An endless, teeming mass, so densely packed that from a distance, it looked almost like a colony of ants. Most were elderly, sick, women and small children.
Those who could had fled or hidden.
The sick were carted, like trash, in wheelbarrows. They blurred together in their common misery.
From all over the city, they funneled onto dirt roads at the end of their journey, on foot, as they were prohibited from traveling in trams, or cars, even on bicycles. In that peculiar manner we all assume, when heading toward a destination, they were keen to arrive, even though they had no idea what awaited them.
As they neared the ravine, the forest on the edge of town, with steep, earthen cliffs, the press of bodies, the exhausted cries, terrified screams, palpable fear, a current tearing through every person, ferociously.
SS and Ukrainian police pressed them together, tightly. Panic.
Anguish. Commotion. Crying children.
Compassion was irrelevant, as the incomprehensible happened.
Wave after wave of Jews was herded through a savage gauntlet of bayonets and dogs and hateful jeers, ordered to undress, stand where thousands had already stood, naked, cold, disbelieving, dirty, waiting to be shot.
And as they were shot, mowed down in rows, their bodies fell onto the messy stacks of the dead and dying, tangled limbs, bodily slime, fluids, blood, everywhere. The lucky were killed instantly. Some lay there, wounded, eventually succumbing to wounds, suffocation.
Of the 33,771 Kiev Jews herded to the Babi Yar ravine on September 29-30, 1941, 29 are known to have survived the single largest massacre of World War II.
On September 28, 1941, mere days after occupying Kiev, the Nazis posted orders all over town, ordering Jews to report the following day, on Yom Kippur, to Babi Yar, a ravine on the outskirts of town. They were to bring with them clothing, linens, valuables. As a final indignity, the Germans snatched their most precious possessions, snuffing out lives and any evidence that they ever existed.
All the Yids of the city of Kiev and its vicinity must appear on Monday, September 29, 1941, by 8 a.m. at the corner of Melnikova and Dokhterivskaya streets (next to the cemetery). Bring documents, money and valuables, and also warm clothing, bed linen etc. Any Yids who do not follow this order and are found elsewhere will be shot. Any civilians who enter the dwellings left by Yids and appropriate the things in them will be shot.
As a young girl, the novel and story of Babi Yar consumed me. I tried to understand what made people assemble as ordered, what gave them any hope they might live, what those last moments were like, when they realized there was no way out, no way back. As they neared the end, and the near constant staccato thunderclaps became clearer, and they recognized the sounds as gunfire.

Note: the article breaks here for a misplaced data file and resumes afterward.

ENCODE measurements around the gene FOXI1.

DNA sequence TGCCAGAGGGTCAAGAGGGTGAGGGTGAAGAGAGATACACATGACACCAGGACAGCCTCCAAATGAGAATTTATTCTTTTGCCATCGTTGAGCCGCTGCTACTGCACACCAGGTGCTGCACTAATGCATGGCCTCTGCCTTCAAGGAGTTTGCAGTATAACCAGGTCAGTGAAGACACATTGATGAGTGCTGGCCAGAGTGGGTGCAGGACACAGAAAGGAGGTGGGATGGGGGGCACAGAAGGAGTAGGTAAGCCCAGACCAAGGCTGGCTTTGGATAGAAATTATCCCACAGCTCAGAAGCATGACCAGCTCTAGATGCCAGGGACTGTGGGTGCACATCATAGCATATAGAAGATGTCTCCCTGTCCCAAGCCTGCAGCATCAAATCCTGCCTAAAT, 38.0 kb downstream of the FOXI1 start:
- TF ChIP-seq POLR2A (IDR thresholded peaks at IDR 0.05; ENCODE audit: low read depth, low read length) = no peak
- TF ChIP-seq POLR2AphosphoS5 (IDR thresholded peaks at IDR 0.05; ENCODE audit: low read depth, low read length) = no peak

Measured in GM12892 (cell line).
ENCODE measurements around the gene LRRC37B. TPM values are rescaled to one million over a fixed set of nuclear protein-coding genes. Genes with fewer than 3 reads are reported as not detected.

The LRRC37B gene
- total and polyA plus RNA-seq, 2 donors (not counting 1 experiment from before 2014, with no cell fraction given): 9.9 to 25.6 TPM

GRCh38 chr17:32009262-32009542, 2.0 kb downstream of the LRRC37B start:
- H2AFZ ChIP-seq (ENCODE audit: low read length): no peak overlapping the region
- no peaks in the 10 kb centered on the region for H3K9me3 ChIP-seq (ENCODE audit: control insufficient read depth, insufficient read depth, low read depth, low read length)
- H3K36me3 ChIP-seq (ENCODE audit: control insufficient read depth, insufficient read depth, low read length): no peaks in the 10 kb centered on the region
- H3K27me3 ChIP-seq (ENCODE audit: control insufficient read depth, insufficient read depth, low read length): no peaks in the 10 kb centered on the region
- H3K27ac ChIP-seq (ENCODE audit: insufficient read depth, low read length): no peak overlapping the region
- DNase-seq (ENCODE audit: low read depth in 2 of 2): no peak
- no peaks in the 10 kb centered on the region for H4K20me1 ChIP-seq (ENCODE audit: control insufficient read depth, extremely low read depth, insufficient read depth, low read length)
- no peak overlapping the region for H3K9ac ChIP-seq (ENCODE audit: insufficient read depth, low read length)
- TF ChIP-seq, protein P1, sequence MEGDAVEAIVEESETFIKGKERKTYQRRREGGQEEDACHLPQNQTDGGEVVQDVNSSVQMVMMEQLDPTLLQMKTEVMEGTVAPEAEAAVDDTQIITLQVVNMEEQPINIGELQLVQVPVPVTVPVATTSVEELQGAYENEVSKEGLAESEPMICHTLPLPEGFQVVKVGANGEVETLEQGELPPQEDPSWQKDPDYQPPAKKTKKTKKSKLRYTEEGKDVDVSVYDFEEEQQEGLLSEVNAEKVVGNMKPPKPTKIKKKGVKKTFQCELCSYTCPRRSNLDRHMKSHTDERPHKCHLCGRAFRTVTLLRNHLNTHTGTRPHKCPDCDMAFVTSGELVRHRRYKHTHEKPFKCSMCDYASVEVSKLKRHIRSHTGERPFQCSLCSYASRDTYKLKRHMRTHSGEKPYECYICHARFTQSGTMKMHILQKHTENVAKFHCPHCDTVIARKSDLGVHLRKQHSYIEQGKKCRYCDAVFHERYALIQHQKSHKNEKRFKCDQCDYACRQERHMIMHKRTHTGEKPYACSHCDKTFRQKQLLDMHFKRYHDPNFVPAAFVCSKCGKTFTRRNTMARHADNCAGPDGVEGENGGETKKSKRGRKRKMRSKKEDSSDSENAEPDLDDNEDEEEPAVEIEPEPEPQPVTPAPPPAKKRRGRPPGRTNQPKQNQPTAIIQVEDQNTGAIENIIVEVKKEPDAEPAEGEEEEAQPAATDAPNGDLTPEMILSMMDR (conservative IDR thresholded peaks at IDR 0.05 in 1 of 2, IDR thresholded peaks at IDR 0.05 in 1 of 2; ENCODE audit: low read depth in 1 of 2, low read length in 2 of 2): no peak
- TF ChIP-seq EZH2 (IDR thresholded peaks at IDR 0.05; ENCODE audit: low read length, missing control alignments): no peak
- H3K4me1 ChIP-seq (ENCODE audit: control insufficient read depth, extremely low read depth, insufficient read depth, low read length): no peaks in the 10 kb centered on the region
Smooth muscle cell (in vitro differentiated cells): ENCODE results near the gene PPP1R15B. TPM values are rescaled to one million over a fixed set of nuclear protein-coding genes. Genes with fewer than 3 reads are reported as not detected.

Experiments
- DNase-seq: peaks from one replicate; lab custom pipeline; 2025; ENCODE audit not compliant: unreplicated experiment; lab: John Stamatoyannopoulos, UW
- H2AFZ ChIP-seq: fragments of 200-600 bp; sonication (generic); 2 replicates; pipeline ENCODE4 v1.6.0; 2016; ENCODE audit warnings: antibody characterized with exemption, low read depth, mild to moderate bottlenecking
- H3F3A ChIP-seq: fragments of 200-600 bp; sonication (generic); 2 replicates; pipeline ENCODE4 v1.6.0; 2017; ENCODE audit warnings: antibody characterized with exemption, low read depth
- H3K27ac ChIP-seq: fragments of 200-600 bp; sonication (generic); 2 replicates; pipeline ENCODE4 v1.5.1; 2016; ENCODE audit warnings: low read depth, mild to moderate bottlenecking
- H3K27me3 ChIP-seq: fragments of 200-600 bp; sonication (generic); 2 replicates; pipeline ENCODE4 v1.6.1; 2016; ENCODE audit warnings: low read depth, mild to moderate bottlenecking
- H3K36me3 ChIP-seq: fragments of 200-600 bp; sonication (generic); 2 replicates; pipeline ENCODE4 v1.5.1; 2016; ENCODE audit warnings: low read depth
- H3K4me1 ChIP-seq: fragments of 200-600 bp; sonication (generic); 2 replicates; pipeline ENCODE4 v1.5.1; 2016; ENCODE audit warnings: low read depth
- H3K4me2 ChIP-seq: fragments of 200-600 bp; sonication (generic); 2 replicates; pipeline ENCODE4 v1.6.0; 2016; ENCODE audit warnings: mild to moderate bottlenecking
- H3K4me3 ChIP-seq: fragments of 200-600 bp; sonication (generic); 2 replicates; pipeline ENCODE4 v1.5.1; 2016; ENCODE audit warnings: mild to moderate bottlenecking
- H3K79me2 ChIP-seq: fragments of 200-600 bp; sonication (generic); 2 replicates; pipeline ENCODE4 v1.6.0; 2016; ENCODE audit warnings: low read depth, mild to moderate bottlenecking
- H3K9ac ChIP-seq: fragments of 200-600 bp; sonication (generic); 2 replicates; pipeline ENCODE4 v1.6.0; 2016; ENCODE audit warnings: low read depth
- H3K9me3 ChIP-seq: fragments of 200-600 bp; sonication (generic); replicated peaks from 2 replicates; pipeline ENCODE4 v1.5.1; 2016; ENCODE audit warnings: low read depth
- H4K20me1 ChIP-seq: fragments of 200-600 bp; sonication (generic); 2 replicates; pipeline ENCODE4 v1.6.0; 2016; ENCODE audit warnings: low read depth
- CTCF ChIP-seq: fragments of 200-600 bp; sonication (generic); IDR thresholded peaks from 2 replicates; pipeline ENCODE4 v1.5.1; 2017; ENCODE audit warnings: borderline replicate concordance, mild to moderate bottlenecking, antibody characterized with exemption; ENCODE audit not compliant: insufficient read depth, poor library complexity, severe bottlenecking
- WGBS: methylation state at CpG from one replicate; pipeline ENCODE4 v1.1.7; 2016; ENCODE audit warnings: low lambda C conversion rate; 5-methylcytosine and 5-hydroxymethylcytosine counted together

They heard screams. And then, they faced Hell. The naked waiting, the naked being shot, the unceasing screams, the silence, the distant thuds of bodies crashing into and on top of one another.
The SS and Ukrainian killers, many blind drunk, hurling vicious insults, humiliating the condemned, indulging in unthinkable sadism.
It was all so hard on the murderers, the SS and their local accomplices.
Scenes like this played out thousands of times all over Poland and the eastern Soviet Union in the early war years. In addition to the psychological toll, such methods were also very expensive, when one calculated, as the Germans did, the cost of a bullet per person. And messy. So very, very messy.
And so, a small and trusted cadre of the senior Nazis gathered at Wannsee, a bucolic suburb of Berlin. In a grand, lakeside mansion, they conferred on January 20, 1942, to sort out the most efficient way to murder the remaining millions of Jews in Europe, and beyond. All this shooting and direct human contact was taking a toll on the fine Germans and their local henchmen. A better solution had to be found.
And it was, and came to be known as, the Final Solution.
According to the written records that remain, that day in Wannsee was long and productive, punctuated by the finest meals and wines served to the hardworking Nazi officers.
That day, it was decided that Jews would be transported to centralized murder factories. The rest, we know.
I write this on Holocaust Remembrance Day, in Berlin, seat of the Third Reich, a stone’s throw from Wannsee. And I remember.
In two days, 33,771 Jews in Kiev were murdered, in broad daylight, through the night, in a ravine on the edge of town.
On this Holocaust Remembrance Day, and every day, we pause to remember their eternal suffering, sacrifice and preserve their dignity.
In a weekend, they were erased. No names. Nothing.
Two years ago, I visited this mass grave, on a lovely spring day. It is easy to miss the small memorial, erected in 1991. And I wondered, how many of those out hiking, picnicking, riding bicycles, in this urban idyll, know that they play in a mass killing field? No monument stands over Babi Yar.
A steep cliff only, like the rudest headstone.
I am afraid.
Today, I am as old As the entire Jewish race itself.
Yevgeni Yevtushenko, Soviet Jewish poet, opening stanza of poem, “Babi Yar.”Vivian Bercovici is the former ambassador of Canada to Israel. She resides in Tel Aviv.